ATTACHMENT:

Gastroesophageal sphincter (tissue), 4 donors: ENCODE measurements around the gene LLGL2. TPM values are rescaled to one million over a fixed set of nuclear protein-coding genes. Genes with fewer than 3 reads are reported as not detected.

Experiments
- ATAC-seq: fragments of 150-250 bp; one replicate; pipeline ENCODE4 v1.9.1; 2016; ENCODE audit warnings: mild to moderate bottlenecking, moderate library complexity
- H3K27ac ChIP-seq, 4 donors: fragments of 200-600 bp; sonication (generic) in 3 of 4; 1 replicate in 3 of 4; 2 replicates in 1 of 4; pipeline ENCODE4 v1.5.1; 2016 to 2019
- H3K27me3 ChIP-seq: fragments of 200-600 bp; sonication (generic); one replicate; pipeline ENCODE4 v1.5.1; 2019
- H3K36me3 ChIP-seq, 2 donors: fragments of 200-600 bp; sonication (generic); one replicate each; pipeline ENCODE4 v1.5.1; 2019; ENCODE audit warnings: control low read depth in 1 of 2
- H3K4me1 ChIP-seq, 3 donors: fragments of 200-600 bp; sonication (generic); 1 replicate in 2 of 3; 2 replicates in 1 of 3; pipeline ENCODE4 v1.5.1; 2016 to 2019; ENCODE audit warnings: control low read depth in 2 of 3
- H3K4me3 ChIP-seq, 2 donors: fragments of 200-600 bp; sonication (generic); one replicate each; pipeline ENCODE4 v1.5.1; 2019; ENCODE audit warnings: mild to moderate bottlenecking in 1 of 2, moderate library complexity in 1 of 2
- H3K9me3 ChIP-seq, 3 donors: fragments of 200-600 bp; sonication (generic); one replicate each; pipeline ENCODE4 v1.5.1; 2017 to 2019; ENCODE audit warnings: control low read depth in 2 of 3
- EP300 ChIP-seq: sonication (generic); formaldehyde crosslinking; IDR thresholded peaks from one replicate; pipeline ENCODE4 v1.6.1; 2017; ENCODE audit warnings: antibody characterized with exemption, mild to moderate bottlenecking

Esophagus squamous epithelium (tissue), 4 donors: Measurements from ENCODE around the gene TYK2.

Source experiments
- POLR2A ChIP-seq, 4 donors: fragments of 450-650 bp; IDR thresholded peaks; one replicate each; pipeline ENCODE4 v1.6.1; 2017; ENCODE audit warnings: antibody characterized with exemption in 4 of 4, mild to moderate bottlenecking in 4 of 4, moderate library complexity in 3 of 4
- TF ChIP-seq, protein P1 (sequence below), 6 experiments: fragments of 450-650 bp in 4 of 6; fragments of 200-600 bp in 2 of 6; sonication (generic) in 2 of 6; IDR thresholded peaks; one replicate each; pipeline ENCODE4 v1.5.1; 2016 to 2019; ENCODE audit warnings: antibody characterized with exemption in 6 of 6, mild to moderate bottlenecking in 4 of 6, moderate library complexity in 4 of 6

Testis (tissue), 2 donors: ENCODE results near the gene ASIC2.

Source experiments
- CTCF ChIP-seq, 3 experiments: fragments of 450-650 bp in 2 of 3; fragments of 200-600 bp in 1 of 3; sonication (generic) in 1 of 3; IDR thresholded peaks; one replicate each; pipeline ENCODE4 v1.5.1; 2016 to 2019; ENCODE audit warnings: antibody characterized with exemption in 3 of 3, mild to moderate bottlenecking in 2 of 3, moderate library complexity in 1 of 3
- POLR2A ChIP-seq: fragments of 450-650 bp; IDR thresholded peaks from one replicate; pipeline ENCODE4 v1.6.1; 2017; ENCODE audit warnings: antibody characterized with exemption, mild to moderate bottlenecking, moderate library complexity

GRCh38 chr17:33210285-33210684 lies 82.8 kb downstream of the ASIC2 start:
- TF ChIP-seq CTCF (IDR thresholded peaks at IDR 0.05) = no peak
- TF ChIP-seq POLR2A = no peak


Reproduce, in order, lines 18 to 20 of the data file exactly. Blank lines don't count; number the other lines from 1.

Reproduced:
- POLR2A ChIP-seq: fragments of 450-650 bp; IDR thresholded peaks from one replicate; pipeline ENCODE4 v1.6.1; 2017; ENCODE audit warnings: antibody characterized with exemption, mild to moderate bottlenecking, moderate library complexity

GRCh38 chr17:33210285-33210684 lies 82.8 kb downstream of the ASIC2 start:
- TF ChIP-seq CTCF (IDR thresholded peaks at IDR 0.05) = no peak